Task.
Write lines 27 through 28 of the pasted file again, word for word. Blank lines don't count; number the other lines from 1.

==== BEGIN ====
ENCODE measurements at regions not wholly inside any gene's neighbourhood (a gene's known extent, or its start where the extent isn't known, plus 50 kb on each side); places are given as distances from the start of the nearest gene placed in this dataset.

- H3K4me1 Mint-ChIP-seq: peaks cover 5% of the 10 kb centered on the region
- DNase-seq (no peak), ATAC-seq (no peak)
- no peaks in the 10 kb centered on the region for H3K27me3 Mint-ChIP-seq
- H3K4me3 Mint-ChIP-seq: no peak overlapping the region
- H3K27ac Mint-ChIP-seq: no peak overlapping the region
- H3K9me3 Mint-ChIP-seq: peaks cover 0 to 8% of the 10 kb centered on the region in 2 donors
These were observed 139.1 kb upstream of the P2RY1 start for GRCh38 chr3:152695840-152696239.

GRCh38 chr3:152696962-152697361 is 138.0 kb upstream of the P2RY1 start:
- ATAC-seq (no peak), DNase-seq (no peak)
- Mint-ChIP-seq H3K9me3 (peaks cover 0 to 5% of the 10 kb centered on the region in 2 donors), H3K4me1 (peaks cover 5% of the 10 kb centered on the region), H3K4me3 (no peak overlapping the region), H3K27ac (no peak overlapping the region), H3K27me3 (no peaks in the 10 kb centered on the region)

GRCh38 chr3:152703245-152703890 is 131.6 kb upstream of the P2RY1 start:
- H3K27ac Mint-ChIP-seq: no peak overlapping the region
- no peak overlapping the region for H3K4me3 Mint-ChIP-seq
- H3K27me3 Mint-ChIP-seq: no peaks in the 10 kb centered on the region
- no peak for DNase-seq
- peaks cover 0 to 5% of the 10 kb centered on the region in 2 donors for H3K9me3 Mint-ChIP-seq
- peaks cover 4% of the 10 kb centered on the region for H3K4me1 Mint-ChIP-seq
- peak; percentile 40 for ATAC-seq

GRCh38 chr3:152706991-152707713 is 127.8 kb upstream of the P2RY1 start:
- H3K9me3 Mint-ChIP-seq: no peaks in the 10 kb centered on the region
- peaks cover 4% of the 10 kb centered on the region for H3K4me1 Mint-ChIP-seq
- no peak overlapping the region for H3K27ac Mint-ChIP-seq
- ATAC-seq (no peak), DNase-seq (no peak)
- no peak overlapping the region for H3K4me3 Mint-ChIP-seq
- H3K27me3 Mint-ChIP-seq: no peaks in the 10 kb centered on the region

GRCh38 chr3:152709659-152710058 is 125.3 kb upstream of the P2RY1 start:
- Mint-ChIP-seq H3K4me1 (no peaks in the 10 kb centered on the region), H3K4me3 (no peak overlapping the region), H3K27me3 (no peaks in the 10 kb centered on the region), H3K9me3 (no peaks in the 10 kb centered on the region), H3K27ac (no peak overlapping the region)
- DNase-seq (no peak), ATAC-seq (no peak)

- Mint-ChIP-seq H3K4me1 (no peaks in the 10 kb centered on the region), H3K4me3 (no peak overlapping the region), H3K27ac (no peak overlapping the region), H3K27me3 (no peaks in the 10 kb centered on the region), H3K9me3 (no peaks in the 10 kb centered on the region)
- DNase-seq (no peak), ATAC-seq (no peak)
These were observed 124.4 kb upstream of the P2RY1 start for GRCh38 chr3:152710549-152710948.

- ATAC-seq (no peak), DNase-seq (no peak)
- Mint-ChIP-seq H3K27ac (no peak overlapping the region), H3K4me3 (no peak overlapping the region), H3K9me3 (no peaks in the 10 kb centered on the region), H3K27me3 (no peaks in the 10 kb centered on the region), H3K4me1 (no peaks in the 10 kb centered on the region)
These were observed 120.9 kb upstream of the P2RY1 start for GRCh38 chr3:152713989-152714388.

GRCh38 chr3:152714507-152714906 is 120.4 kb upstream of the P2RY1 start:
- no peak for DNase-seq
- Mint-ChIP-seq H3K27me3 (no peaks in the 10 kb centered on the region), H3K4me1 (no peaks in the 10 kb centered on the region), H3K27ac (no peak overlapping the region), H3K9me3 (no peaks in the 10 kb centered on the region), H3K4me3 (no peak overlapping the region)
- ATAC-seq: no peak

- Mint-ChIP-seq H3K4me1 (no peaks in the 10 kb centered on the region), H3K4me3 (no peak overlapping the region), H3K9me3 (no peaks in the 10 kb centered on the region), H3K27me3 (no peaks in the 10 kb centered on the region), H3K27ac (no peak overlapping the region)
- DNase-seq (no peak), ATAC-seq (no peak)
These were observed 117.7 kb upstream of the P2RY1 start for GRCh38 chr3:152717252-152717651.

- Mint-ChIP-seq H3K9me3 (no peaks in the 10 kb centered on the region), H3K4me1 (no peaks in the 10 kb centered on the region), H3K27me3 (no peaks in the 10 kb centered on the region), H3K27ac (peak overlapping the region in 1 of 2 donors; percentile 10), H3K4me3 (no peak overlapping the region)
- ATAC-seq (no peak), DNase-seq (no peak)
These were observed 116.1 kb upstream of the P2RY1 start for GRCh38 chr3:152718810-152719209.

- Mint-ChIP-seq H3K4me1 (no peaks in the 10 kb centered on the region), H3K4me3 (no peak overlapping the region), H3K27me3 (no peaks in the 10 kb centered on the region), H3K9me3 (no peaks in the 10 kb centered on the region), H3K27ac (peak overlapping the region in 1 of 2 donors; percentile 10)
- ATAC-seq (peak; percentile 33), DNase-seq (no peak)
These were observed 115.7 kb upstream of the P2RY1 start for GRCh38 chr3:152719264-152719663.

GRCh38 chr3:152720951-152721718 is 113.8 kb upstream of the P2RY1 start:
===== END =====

GRCh38 chr3:152709659-152710058 is 125.3 kb upstream of the P2RY1 start:
- Mint-ChIP-seq H3K4me1 (no peaks in the 10 kb centered on the region), H3K4me3 (no peak overlapping the region), H3K27me3 (no peaks in the 10 kb centered on the region), H3K9me3 (no peaks in the 10 kb centered on the region), H3K27ac (no peak overlapping the region)